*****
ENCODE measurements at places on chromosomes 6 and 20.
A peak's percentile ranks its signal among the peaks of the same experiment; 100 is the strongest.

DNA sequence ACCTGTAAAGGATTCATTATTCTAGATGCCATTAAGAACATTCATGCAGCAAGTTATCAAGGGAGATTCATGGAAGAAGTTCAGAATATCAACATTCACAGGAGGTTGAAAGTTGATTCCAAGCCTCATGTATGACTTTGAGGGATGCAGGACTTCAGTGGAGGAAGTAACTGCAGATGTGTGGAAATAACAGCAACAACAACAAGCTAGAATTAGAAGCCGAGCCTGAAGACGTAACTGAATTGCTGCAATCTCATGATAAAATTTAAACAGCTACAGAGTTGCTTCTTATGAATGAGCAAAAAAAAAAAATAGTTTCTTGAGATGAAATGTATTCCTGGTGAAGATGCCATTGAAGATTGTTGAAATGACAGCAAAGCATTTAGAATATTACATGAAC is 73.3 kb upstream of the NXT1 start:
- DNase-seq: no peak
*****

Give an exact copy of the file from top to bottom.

ENCODE measurements at places on chromosomes 6 and 20.
A peak's percentile ranks its signal among the peaks of the same experiment; 100 is the strongest.

DNA sequence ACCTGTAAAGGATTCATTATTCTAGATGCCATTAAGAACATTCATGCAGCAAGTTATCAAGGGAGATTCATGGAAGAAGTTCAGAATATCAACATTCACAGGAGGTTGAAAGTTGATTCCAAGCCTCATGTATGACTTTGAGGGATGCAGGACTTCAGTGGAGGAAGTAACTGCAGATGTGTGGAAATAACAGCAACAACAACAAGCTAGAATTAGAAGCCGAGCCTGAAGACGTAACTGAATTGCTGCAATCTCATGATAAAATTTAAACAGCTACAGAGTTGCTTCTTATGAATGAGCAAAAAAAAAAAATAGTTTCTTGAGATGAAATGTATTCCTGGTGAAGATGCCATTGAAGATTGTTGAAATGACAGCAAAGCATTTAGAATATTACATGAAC is 73.3 kb upstream of the NXT1 start:
- DNase-seq: no peak